Tired of taking the same route? Then check out these 7 local trails that offer miles and miles of new territory. Boring runs, be gone!
Anne Close Springs Greenway – 40 miles await you at the Greenway which opened in 1995, and which offers over 2.100 acres of land in Fort Mill, SC. Trails are color coded but an entrance fee applies: it’s $5/person per day unless you purchase a membership.
U.S. National Whitewater Center – The U.S. National Whitewater Center is a dream-come-true for trail runners, offering 30 miles of trails showcasing the preserved woodlands, and many along the Catawba River. Trails are marked by difficulty and are also open to mountain bikers. $5 parking fee applies.
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Latta Plantation Nature Center & Preserve – This beautiful location on the North side of town offers 16 miles of trails with a variety of terrain and Mountain Island Lake as a scenic backdrop. Runners take note: 13 of the 16 miles are open to horseback riders. Read: watch for poop:).
Colonel Francis Beatty Park – Located near the Siskey YMCA, the Colonel Francis Beatty Park Loop is 4.3 miles and fairly flat. Most of it circles a lake, where ducks and geese can often be found. Be warned – they are sometimes aggressive in looking for food! There are numerous other trails that are used for mountain biking, hiking and trail running, too.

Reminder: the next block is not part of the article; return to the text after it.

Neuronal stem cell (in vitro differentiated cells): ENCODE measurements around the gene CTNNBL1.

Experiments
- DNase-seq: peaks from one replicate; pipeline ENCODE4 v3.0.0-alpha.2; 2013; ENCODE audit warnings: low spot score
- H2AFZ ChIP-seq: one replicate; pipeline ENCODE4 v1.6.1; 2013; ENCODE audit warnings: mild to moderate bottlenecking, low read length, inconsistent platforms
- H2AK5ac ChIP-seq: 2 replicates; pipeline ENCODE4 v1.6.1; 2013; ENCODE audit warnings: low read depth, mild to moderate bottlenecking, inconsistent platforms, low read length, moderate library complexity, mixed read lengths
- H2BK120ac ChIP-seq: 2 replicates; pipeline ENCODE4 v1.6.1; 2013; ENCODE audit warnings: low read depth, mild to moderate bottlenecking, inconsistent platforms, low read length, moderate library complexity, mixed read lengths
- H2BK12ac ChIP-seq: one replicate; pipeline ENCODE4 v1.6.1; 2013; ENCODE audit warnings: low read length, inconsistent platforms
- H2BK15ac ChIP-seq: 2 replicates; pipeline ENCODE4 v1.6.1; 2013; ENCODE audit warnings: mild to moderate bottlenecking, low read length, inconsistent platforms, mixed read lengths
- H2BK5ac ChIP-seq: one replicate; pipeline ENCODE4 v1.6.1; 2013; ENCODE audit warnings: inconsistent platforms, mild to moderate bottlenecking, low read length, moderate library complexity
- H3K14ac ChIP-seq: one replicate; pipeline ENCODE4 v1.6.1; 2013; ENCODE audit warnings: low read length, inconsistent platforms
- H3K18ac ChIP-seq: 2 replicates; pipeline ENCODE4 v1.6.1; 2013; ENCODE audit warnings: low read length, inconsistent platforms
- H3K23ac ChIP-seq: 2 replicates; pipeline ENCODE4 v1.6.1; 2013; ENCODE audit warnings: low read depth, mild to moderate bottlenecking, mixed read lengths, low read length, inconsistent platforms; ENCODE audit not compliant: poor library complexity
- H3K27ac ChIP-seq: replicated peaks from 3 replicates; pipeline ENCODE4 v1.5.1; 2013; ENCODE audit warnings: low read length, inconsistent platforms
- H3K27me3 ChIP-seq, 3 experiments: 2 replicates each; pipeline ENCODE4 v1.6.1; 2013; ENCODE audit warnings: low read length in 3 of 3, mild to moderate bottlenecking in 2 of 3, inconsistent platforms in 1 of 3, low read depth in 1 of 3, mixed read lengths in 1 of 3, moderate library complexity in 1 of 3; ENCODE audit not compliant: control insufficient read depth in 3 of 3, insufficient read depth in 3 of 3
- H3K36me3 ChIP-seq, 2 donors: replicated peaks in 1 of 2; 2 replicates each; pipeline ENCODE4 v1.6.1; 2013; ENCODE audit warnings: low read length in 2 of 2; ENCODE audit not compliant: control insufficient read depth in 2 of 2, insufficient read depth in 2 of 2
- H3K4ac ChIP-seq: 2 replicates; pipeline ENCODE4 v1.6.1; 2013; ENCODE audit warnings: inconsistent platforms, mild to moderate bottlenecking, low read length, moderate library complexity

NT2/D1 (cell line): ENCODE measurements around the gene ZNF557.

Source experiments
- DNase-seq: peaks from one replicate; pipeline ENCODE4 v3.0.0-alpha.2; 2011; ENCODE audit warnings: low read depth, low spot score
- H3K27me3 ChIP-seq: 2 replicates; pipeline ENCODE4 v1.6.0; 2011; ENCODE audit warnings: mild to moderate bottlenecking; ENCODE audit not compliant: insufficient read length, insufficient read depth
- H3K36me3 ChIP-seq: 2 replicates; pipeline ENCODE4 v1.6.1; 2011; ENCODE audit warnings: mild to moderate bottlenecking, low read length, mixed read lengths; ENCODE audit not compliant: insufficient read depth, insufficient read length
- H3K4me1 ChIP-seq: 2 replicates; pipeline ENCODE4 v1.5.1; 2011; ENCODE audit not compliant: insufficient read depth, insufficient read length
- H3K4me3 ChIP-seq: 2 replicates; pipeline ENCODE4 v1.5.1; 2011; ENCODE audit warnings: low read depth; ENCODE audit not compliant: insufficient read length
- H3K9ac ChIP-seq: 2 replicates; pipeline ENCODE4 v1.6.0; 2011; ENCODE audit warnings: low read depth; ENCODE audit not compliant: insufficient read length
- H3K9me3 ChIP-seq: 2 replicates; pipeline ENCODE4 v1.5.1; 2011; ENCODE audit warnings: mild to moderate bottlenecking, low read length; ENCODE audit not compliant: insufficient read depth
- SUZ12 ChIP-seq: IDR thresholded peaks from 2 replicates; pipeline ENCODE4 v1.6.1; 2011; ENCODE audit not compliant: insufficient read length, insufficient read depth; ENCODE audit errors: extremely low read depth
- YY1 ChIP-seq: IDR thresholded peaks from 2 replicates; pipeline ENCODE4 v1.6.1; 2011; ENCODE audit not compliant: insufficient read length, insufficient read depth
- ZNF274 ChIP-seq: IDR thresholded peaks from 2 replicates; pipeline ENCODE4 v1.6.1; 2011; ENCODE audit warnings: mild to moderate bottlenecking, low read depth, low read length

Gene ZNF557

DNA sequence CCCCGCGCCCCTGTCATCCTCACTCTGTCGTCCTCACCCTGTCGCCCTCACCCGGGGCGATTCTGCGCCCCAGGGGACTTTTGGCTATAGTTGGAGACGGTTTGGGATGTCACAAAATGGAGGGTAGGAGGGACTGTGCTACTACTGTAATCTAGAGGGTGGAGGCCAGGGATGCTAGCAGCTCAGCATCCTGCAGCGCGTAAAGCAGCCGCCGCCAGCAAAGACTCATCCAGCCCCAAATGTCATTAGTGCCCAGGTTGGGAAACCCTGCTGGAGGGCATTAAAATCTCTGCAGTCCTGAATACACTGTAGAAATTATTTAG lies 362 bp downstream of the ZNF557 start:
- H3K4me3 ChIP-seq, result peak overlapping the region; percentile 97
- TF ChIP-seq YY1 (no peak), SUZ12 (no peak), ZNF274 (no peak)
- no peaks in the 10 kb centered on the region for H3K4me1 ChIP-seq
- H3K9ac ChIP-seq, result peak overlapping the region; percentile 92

Clark’s Creek Greenway – Stretching over 7 miles, Mallard Creek and Clark’s Creek Greenways are favored by runners, walkers, rollerbladers and skateboarders. Trail is part paved and part gravel and winds you through many areas including University Research Park, neighborhoods, and Kirk Farm soccer fields.
Piedmont Medical Center Trail – Head to Rock Hill, SC and check out this paved trail, which is 10 fee wide and is 3.35 miles out (and does not loop). The trail includes uphill and downhill stretches coupled with flat areas as well; benches are situated along the way and restrooms are located in the parking lot.
Cane Creek Park – Located in Waxhaw, Cane Creek Park offers a total of 13.1 miles of trails that are open to hikers, trail runners, mountain bikers and some to horses. Trails are marked by color, and a map can be picked up at the gate at the entrance of the park. And yes, with that glorious number 13.1, should you want to do a 1/2 on your own, you can certainly do so by connecting your runs from each trail.
Happy Running Charlotte!
Kiran Dodeja Smith is a local mom of four who blogs at www.easyrealfood.com. She can often be found cooking, running and exercising and occasionally even running from her kids.